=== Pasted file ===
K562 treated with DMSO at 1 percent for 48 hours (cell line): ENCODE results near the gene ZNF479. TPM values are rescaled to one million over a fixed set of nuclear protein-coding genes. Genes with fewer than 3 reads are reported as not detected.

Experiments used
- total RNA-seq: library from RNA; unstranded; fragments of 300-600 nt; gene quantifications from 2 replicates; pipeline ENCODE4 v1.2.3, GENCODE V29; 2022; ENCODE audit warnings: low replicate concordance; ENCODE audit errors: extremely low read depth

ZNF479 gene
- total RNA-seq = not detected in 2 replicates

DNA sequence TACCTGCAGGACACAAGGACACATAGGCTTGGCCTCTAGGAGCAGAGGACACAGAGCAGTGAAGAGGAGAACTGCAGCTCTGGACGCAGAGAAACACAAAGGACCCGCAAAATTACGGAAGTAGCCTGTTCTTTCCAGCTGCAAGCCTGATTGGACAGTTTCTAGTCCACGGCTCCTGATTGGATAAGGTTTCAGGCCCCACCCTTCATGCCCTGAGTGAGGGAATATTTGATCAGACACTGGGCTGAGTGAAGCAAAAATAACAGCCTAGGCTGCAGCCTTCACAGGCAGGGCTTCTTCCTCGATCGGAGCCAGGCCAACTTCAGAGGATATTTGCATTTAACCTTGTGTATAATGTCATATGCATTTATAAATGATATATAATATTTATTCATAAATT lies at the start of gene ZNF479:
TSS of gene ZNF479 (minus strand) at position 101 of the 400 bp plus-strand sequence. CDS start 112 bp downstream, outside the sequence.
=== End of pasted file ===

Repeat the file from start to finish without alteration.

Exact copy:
K562 treated with DMSO at 1 percent for 48 hours (cell line): ENCODE results near the gene ZNF479. TPM values are rescaled to one million over a fixed set of nuclear protein-coding genes. Genes with fewer than 3 reads are reported as not detected.

Experiments used
- total RNA-seq: library from RNA; unstranded; fragments of 300-600 nt; gene quantifications from 2 replicates; pipeline ENCODE4 v1.2.3, GENCODE V29; 2022; ENCODE audit warnings: low replicate concordance; ENCODE audit errors: extremely low read depth

ZNF479 gene
- total RNA-seq = not detected in 2 replicates

DNA sequence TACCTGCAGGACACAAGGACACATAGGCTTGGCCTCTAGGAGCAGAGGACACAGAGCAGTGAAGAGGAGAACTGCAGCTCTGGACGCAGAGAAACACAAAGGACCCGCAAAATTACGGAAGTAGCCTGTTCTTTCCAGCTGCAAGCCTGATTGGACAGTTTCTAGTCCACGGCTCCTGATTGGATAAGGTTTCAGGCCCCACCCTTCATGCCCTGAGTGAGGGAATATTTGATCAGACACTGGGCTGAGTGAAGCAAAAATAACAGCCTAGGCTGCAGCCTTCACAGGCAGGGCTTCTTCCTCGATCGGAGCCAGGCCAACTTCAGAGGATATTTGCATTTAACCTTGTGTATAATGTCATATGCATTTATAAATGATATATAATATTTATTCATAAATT lies at the start of gene ZNF479:
TSS of gene ZNF479 (minus strand) at position 101 of the 400 bp plus-strand sequence. CDS start 112 bp downstream, outside the sequence.